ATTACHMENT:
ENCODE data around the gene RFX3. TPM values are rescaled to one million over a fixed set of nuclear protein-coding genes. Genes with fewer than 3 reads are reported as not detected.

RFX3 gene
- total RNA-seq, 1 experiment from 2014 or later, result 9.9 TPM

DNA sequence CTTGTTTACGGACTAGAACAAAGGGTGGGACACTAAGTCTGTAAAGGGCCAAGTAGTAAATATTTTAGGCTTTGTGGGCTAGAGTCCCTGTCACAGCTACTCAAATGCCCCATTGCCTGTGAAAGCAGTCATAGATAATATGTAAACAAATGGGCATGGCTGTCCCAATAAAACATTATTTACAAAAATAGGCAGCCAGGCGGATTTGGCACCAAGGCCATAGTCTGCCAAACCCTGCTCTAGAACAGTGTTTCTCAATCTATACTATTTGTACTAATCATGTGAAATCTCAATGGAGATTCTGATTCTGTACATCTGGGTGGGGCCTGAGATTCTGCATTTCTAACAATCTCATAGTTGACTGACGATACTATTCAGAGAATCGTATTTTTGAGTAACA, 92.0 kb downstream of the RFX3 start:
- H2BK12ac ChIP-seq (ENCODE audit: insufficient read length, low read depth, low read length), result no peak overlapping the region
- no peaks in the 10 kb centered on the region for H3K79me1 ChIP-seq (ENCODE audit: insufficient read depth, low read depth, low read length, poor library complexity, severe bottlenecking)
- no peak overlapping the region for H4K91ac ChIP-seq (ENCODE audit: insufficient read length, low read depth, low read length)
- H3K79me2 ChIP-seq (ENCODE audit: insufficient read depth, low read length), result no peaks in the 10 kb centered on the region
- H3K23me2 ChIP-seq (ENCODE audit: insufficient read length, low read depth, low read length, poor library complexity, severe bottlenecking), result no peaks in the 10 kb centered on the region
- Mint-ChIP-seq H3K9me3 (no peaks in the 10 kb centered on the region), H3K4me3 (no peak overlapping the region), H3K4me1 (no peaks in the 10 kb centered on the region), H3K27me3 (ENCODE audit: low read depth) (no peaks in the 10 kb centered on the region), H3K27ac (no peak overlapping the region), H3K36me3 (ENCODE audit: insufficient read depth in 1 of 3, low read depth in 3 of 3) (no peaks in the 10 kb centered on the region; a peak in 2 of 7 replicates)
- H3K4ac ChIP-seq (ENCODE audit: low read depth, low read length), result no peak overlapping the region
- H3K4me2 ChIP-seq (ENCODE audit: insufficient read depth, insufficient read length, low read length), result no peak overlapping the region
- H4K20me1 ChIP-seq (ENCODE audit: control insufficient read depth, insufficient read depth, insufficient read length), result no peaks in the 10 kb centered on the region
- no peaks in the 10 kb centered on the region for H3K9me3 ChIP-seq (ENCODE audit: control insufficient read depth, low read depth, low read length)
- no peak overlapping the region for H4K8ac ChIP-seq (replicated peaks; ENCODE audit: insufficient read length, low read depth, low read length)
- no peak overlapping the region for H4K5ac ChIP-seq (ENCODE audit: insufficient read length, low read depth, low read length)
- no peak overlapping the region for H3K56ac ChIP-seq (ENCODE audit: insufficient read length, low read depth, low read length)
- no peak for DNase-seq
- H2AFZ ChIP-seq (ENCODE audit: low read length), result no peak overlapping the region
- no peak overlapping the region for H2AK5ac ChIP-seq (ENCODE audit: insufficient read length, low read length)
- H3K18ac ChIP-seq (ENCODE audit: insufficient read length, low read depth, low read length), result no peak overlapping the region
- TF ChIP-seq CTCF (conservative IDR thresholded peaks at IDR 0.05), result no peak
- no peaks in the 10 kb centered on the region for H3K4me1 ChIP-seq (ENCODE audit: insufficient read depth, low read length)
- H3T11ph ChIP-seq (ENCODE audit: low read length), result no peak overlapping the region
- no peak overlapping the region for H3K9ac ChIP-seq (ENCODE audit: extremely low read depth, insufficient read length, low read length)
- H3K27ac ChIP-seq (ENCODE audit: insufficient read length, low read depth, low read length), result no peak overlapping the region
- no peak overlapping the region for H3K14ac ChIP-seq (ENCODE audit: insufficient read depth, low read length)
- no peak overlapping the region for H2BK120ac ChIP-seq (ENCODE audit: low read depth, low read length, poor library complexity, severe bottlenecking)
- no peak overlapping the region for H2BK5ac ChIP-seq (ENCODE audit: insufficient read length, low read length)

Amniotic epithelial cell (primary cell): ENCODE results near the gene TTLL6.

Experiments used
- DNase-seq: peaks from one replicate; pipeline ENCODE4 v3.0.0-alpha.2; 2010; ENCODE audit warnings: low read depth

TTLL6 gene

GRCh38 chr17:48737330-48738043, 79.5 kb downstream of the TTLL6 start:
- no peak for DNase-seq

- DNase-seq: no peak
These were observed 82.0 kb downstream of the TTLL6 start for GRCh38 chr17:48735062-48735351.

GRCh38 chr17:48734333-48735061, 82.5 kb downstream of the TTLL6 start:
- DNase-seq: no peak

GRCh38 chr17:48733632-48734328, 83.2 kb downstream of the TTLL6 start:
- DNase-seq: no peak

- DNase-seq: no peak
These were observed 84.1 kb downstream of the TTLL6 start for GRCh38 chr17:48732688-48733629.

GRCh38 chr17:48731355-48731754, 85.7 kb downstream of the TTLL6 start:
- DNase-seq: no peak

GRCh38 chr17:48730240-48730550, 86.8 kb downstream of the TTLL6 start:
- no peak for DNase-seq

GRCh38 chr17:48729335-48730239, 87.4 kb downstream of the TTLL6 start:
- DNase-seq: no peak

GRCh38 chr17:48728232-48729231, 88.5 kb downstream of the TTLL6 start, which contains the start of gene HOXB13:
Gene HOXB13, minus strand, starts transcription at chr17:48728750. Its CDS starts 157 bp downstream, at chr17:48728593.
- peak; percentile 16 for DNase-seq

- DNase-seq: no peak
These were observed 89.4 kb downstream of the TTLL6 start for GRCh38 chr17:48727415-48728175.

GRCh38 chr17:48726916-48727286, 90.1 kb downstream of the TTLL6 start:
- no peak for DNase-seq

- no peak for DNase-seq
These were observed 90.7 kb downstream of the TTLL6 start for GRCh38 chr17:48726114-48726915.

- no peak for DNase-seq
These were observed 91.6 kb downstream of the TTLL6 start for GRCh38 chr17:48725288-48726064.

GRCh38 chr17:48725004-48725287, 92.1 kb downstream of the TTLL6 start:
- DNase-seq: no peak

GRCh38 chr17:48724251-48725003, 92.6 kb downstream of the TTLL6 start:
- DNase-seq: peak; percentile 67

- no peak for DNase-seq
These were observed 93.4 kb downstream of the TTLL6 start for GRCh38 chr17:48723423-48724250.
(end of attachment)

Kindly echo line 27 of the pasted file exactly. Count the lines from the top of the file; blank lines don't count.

- no peak overlapping the region for H3K14ac ChIP-seq (ENCODE audit: insufficient read depth, low read length)